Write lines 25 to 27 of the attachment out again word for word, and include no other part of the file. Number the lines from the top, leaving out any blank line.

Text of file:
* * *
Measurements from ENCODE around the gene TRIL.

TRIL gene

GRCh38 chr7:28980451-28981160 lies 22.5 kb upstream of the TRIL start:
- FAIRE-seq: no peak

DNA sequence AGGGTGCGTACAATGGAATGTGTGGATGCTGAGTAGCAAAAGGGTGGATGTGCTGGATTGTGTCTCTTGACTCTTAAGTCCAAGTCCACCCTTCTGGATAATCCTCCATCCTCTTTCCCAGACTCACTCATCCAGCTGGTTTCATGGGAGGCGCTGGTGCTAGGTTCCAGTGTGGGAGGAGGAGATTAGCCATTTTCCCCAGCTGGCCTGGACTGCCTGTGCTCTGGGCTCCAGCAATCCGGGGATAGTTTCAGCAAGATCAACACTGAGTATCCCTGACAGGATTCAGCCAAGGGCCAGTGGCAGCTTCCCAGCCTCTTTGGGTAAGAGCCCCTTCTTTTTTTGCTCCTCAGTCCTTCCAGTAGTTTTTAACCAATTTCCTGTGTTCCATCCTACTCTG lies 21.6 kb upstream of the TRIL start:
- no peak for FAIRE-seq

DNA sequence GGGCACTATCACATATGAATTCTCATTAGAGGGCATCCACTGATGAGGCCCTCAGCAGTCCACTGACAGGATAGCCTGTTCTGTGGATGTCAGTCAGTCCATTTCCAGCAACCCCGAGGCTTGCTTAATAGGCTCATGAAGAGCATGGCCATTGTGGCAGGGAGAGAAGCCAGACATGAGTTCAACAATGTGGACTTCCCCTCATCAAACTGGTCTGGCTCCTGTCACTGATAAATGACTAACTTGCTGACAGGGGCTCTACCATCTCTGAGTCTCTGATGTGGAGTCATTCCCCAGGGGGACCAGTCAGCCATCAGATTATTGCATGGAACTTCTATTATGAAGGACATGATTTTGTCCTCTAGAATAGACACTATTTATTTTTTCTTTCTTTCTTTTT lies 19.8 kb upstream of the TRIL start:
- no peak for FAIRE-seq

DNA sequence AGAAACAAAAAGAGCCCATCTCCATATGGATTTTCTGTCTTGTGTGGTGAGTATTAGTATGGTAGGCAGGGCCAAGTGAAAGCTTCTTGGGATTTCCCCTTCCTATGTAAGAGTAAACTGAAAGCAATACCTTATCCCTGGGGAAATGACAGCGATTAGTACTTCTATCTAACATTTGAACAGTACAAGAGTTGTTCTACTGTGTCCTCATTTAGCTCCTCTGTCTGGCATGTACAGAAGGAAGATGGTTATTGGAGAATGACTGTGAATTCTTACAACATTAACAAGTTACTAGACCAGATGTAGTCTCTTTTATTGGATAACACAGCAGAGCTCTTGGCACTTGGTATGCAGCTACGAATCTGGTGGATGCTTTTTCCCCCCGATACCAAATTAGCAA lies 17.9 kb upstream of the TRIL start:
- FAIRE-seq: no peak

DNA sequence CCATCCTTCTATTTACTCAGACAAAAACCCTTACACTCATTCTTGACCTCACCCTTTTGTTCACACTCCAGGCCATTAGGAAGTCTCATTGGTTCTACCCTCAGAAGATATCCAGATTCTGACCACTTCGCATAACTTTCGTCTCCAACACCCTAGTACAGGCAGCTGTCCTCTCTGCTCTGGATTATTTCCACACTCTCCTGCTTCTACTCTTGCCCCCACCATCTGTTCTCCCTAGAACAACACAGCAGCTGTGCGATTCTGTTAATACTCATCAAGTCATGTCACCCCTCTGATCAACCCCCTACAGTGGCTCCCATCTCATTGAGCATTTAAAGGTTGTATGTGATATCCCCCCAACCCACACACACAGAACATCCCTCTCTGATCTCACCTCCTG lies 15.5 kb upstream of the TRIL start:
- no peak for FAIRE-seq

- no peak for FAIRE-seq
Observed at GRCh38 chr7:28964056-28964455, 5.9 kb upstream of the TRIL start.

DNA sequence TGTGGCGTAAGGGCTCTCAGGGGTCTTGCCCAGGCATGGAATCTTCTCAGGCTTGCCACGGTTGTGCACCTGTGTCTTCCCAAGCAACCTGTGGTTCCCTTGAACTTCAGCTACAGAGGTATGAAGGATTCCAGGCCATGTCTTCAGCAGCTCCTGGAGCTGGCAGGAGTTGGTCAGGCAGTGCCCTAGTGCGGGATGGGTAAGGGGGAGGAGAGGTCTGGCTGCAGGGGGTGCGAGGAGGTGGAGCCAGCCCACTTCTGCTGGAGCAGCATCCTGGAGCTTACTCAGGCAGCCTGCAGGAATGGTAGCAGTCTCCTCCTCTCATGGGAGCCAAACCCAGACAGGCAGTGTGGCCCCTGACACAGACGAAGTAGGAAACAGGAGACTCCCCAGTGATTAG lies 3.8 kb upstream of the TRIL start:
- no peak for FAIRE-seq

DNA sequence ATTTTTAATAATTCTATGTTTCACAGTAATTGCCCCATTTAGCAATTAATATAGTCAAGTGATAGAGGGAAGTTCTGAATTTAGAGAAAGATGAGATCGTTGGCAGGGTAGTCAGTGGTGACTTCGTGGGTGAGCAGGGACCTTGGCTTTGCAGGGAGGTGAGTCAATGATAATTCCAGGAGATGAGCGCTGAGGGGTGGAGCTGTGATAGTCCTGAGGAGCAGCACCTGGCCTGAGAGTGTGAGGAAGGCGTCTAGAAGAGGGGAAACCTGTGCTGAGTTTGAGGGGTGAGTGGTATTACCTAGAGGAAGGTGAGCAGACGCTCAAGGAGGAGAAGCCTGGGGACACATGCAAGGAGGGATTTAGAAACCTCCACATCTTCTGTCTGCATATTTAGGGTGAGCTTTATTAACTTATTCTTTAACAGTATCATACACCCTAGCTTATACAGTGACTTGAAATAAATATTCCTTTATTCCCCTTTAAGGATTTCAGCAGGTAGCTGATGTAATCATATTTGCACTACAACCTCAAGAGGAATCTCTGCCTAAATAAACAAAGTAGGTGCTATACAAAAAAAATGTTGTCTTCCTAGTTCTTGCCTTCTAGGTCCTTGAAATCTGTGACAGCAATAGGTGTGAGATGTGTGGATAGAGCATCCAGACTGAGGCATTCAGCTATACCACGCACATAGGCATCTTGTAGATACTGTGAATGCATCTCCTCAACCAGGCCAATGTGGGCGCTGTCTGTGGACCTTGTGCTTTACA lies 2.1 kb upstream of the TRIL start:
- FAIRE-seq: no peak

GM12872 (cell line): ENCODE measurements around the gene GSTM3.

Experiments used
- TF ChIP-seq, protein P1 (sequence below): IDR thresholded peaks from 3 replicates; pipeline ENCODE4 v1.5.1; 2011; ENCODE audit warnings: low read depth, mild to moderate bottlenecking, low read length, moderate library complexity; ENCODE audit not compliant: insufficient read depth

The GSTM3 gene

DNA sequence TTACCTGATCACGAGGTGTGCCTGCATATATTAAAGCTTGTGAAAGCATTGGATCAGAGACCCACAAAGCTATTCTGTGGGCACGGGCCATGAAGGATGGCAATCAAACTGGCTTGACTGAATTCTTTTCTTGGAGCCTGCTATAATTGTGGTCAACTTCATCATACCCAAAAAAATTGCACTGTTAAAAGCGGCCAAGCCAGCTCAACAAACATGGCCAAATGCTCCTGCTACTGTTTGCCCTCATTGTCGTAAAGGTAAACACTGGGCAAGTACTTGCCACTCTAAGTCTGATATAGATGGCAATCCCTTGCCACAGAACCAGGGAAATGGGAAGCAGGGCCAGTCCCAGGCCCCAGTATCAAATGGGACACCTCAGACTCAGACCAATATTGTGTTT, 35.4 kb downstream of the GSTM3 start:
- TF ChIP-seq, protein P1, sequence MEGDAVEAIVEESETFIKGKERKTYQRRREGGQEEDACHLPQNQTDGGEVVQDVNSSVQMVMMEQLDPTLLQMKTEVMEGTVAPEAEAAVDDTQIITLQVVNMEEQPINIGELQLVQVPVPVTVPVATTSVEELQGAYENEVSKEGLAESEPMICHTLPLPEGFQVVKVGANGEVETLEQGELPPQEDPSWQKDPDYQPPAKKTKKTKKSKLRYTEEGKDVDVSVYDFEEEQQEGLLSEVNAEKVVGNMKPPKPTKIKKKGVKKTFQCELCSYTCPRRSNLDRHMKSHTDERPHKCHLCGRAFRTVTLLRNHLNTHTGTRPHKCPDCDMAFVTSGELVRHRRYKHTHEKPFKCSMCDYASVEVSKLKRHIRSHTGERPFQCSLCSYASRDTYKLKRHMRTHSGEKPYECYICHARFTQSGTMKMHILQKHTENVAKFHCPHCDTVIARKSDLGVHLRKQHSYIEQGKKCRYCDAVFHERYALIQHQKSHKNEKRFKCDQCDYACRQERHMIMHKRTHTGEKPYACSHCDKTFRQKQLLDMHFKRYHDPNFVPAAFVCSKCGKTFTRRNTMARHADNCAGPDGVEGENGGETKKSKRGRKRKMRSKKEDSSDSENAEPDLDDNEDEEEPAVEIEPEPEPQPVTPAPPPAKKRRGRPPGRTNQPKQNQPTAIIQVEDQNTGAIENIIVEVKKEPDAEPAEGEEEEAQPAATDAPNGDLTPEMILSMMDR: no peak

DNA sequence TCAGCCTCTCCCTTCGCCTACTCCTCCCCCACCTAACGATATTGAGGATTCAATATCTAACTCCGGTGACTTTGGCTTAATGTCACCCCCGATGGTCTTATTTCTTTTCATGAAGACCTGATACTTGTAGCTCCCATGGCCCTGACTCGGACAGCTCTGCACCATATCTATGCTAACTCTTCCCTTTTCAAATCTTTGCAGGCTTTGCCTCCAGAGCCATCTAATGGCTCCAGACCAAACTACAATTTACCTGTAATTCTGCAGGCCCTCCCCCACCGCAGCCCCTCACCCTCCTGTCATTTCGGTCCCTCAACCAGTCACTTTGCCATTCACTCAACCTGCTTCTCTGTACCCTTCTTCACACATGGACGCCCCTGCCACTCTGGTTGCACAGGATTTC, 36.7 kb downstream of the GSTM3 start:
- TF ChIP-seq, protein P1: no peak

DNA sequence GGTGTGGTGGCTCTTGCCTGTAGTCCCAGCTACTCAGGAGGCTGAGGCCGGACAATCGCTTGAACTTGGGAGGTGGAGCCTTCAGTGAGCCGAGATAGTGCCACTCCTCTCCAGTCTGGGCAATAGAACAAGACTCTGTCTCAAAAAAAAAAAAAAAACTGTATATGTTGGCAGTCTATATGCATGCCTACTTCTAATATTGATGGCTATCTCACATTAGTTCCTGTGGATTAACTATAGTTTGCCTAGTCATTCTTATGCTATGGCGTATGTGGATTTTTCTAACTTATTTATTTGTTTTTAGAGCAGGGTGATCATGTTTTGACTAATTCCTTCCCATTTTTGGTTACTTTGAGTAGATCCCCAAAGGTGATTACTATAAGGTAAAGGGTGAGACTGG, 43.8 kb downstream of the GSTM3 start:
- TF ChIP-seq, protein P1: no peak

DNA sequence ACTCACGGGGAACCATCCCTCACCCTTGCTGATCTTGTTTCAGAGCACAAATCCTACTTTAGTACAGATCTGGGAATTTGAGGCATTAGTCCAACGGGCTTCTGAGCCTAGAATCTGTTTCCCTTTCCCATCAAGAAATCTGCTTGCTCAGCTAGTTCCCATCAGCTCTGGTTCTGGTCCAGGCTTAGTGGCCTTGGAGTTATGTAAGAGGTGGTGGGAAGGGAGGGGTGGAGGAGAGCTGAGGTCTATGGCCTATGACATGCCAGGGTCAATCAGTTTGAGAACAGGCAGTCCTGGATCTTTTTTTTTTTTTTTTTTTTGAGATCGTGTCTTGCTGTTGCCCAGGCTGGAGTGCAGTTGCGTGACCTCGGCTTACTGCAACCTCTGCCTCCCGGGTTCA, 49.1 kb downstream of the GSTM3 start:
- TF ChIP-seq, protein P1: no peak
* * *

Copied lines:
DNA sequence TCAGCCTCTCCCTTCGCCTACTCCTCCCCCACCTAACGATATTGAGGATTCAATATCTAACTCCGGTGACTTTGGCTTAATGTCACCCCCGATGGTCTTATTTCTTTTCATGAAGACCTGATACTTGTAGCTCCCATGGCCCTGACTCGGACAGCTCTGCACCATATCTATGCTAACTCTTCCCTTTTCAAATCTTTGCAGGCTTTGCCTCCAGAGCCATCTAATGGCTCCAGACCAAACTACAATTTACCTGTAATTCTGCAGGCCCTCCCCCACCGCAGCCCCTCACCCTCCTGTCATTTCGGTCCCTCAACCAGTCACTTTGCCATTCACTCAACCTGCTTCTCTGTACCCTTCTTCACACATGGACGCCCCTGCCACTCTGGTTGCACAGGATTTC, 36.7 kb downstream of the GSTM3 start:
- TF ChIP-seq, protein P1: no peak

DNA sequence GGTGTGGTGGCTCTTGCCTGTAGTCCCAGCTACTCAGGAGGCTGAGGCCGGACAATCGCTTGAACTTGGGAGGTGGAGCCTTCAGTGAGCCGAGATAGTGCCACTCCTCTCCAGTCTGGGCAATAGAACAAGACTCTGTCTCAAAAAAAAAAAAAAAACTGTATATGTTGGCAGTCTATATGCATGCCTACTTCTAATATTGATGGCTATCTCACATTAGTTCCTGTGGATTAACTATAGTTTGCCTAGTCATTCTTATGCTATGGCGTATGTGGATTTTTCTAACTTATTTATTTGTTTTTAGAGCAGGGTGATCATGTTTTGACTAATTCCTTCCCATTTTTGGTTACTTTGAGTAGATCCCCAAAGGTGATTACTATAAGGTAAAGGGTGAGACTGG, 43.8 kb downstream of the GSTM3 start: